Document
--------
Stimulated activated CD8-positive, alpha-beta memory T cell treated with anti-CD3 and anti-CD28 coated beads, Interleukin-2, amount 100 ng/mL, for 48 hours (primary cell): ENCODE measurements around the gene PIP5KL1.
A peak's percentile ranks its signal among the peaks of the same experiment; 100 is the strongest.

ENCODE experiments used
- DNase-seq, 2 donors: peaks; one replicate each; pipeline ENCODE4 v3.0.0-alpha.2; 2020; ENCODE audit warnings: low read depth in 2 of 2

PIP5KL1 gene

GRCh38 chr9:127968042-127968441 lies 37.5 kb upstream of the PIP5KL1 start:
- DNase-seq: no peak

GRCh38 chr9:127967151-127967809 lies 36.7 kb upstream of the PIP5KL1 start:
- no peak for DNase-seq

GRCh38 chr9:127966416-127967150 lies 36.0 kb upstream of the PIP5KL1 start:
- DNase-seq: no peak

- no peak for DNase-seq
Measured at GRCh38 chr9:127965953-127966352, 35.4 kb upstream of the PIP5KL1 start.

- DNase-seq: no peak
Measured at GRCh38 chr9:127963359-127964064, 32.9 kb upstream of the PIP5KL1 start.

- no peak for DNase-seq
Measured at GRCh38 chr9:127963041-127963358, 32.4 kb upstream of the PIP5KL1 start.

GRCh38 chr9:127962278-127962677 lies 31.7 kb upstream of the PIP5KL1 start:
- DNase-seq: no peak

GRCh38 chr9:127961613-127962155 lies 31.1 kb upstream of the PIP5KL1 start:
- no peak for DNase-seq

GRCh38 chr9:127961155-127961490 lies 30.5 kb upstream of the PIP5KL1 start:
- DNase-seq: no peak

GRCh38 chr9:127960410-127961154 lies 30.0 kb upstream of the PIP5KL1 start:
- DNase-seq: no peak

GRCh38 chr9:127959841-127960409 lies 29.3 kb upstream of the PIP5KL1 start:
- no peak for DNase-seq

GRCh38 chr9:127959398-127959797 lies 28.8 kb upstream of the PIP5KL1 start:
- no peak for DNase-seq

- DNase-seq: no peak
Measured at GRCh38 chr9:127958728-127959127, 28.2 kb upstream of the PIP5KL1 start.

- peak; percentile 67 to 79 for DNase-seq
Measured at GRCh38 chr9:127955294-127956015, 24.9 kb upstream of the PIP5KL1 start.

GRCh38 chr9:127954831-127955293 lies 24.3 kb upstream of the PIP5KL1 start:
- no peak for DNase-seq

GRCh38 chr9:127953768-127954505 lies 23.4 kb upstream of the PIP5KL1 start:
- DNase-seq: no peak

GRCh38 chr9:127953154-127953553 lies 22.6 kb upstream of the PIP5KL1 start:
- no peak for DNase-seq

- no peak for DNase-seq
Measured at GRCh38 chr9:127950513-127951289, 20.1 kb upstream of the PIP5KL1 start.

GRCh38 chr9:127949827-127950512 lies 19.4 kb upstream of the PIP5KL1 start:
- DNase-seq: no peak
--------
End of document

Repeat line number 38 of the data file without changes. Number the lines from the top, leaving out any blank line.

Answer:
GRCh38 chr9:127953154-127953553 lies 22.6 kb upstream of the PIP5KL1 start: